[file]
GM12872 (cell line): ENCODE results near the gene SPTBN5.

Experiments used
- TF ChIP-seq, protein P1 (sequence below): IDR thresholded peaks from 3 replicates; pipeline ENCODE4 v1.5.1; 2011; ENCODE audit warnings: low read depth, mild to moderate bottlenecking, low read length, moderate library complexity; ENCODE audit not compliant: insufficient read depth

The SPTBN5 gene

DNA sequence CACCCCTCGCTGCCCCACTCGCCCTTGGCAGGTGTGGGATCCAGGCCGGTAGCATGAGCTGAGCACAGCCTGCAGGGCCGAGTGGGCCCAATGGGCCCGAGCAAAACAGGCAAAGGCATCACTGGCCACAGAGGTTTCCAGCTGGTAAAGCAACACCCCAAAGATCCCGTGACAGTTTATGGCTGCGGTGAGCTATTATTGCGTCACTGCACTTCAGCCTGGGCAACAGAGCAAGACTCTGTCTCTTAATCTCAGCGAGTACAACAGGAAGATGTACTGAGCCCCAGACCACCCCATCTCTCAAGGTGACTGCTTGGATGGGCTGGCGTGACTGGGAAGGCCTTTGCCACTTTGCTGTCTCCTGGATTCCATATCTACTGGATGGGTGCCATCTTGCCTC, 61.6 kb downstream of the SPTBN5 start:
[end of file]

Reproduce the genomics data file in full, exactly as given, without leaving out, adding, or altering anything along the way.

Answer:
GM12872 (cell line): ENCODE results near the gene SPTBN5.

Experiments used
- TF ChIP-seq, protein P1 (sequence below): IDR thresholded peaks from 3 replicates; pipeline ENCODE4 v1.5.1; 2011; ENCODE audit warnings: low read depth, mild to moderate bottlenecking, low read length, moderate library complexity; ENCODE audit not compliant: insufficient read depth

The SPTBN5 gene

DNA sequence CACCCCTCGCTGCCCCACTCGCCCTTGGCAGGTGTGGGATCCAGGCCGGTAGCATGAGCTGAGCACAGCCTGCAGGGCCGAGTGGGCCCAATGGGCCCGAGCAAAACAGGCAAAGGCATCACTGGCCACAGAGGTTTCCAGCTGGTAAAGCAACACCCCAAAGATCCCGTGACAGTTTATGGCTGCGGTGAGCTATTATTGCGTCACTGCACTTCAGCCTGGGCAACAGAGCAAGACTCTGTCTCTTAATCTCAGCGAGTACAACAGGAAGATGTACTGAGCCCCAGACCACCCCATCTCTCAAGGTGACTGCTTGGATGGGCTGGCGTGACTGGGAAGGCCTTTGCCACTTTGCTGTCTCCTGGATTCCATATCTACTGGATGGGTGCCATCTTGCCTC, 61.6 kb downstream of the SPTBN5 start: